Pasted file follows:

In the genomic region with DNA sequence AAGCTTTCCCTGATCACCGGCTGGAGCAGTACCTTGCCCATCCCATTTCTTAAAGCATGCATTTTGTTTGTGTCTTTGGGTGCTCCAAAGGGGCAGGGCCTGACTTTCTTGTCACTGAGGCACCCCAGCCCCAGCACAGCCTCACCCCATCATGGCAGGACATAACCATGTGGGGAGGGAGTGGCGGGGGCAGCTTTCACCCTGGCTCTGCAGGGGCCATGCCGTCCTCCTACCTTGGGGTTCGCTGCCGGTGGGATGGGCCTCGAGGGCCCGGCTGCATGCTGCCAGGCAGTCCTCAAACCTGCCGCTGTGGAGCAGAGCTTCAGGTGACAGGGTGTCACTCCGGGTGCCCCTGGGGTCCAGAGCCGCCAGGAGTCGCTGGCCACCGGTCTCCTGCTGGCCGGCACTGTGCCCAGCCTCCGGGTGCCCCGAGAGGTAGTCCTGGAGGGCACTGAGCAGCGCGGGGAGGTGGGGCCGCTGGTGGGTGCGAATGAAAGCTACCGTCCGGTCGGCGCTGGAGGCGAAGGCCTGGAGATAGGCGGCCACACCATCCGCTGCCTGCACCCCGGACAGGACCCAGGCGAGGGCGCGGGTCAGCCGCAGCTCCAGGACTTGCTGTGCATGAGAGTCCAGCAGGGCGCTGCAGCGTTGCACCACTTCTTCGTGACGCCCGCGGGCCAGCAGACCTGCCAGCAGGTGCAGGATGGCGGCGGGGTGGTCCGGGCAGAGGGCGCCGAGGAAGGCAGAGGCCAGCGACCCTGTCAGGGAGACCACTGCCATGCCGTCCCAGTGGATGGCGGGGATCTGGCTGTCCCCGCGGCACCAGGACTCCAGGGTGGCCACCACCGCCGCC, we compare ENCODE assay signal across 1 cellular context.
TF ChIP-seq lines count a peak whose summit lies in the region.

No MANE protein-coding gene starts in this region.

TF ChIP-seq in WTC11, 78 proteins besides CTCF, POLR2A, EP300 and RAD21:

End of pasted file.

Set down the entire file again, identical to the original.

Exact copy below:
In the genomic region with DNA sequence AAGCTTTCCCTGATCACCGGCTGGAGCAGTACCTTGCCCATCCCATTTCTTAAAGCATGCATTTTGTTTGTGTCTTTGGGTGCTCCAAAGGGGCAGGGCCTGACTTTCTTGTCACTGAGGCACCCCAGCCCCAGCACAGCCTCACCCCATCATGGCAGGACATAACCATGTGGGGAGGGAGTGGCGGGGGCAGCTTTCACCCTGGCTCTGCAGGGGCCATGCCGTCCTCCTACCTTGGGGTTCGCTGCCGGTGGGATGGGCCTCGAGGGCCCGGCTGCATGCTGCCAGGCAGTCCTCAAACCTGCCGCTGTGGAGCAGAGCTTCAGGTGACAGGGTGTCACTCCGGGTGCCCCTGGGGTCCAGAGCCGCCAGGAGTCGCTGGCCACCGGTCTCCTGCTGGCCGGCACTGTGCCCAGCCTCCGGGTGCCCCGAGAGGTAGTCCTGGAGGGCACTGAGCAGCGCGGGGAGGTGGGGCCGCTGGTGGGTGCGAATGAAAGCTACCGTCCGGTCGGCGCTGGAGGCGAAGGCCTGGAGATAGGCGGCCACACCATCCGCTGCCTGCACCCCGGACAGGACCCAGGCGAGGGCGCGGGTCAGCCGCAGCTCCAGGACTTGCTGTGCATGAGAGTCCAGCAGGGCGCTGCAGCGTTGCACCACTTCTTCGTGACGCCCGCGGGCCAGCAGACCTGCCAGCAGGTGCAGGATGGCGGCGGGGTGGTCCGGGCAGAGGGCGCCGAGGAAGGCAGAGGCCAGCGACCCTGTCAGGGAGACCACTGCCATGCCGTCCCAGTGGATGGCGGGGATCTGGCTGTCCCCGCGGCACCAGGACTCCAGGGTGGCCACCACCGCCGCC, we compare ENCODE assay signal across 1 cellular context.
TF ChIP-seq lines count a peak whose summit lies in the region.

No MANE protein-coding gene starts in this region.

TF ChIP-seq in WTC11, 78 proteins besides CTCF, POLR2A, EP300 and RAD21: